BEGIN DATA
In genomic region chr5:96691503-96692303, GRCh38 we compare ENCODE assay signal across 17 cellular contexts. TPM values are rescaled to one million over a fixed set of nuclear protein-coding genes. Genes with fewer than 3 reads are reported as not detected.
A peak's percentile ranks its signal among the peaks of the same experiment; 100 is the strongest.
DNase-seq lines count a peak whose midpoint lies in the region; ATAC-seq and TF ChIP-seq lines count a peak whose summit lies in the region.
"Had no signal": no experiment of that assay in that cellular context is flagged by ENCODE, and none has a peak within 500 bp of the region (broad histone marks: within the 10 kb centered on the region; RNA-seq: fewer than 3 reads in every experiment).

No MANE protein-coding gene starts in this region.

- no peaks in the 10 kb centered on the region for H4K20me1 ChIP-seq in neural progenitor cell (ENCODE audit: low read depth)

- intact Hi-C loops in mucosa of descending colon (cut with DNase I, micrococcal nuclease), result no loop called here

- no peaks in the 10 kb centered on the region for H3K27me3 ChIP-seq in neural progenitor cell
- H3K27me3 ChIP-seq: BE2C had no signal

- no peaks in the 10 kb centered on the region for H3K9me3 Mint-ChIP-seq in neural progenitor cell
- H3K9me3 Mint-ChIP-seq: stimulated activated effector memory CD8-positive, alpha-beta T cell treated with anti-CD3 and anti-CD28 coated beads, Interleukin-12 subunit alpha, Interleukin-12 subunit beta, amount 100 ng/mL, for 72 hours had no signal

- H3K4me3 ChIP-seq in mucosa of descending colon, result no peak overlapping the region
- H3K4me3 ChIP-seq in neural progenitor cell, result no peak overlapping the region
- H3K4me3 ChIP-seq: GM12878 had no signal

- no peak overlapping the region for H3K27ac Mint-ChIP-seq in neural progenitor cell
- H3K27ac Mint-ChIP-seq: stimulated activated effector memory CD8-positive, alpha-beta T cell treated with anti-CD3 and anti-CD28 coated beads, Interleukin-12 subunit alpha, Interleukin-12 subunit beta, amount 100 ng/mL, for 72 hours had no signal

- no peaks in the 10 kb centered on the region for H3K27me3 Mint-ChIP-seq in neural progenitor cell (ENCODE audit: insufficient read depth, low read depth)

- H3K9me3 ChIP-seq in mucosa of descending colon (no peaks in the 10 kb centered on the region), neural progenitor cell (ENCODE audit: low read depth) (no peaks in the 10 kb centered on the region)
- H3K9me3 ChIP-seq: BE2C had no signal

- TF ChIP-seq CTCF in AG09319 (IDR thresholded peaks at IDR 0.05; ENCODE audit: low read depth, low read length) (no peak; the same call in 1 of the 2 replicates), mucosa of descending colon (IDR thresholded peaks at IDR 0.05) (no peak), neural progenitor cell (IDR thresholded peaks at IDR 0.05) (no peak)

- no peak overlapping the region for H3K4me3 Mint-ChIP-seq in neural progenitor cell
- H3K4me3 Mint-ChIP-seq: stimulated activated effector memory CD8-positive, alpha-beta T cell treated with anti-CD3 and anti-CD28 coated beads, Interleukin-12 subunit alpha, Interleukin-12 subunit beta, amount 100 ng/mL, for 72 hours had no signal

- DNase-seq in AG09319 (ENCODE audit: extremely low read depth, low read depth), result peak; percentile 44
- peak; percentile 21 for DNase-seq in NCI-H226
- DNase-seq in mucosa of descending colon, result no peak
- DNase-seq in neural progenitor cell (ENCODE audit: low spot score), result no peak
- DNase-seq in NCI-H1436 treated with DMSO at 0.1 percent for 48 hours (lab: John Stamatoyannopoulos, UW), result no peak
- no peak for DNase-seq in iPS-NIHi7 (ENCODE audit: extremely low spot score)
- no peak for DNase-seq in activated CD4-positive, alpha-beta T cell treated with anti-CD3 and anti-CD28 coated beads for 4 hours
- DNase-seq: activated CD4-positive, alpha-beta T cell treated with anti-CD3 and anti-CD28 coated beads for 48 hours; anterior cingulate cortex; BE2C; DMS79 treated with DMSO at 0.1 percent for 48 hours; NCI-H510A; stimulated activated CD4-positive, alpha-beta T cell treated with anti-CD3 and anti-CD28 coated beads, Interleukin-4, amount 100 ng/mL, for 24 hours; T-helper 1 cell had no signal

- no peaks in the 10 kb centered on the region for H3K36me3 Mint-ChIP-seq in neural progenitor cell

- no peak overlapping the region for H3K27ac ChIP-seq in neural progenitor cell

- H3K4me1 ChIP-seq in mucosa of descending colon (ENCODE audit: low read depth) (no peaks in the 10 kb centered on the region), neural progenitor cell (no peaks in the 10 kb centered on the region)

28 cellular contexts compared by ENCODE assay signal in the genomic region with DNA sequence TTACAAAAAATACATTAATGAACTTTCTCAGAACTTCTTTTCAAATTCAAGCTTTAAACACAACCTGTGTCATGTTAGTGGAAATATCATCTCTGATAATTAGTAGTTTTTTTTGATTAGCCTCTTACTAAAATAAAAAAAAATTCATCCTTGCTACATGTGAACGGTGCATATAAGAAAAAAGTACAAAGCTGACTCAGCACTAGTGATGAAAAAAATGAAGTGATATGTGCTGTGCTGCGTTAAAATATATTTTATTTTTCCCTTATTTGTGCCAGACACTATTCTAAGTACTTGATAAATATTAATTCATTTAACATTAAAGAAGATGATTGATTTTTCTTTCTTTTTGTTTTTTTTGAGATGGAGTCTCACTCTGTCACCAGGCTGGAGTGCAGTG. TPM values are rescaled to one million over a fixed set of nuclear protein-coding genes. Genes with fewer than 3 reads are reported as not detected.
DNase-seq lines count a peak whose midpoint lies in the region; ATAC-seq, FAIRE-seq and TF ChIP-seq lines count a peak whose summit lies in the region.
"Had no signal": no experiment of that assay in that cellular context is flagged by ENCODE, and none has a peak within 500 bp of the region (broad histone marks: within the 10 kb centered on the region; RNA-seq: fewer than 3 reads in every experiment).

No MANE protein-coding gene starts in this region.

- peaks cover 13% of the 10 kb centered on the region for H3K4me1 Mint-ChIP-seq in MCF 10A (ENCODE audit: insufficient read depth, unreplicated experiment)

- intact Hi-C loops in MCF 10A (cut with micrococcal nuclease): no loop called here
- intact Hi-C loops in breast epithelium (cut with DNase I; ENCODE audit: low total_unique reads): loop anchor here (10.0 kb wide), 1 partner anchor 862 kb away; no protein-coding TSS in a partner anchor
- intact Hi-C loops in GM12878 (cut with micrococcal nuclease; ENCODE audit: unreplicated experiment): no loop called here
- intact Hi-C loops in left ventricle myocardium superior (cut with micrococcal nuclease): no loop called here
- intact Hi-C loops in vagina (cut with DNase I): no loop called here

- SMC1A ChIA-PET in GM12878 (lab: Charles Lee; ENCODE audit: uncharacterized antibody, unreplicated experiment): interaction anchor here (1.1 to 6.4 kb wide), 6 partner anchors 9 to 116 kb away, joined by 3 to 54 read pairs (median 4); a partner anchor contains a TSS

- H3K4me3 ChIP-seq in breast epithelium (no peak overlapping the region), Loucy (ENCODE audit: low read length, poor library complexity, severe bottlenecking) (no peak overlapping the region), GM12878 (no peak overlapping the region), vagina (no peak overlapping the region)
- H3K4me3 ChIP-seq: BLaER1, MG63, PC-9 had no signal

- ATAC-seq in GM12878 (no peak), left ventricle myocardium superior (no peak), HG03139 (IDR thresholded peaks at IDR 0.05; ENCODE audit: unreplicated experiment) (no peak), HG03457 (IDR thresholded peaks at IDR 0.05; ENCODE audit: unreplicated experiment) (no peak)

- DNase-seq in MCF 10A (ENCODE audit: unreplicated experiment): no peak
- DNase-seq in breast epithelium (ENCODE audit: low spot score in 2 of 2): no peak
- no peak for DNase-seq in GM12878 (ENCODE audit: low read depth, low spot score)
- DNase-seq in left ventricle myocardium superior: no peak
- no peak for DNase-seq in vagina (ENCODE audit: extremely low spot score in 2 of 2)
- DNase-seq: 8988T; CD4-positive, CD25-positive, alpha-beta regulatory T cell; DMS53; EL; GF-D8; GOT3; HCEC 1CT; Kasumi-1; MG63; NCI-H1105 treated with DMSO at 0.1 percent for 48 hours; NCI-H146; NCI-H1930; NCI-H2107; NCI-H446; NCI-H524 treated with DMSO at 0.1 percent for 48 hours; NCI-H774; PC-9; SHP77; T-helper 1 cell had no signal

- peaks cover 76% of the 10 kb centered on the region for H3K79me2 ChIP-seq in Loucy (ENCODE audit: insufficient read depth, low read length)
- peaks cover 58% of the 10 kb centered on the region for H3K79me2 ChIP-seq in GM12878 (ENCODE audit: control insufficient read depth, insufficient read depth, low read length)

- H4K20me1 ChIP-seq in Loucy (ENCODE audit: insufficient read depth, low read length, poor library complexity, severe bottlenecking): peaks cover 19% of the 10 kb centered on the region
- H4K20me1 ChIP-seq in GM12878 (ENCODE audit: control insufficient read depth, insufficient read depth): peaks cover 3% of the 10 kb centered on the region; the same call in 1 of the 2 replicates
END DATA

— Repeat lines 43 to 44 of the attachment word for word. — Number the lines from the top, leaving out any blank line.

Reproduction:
- intact Hi-C loops in vagina (cut with DNase I): no loop called here

- SMC1A ChIA-PET in GM12878 (lab: Charles Lee; ENCODE audit: uncharacterized antibody, unreplicated experiment): interaction anchor here (1.1 to 6.4 kb wide), 6 partner anchors 9 to 116 kb away, joined by 3 to 54 read pairs (median 4); a partner anchor contains a TSS